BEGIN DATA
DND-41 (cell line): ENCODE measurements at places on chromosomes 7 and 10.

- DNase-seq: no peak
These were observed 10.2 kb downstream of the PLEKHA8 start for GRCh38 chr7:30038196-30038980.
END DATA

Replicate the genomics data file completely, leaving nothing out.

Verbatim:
DND-41 (cell line): ENCODE measurements at places on chromosomes 7 and 10.

- DNase-seq: no peak
These were observed 10.2 kb downstream of the PLEKHA8 start for GRCh38 chr7:30038196-30038980.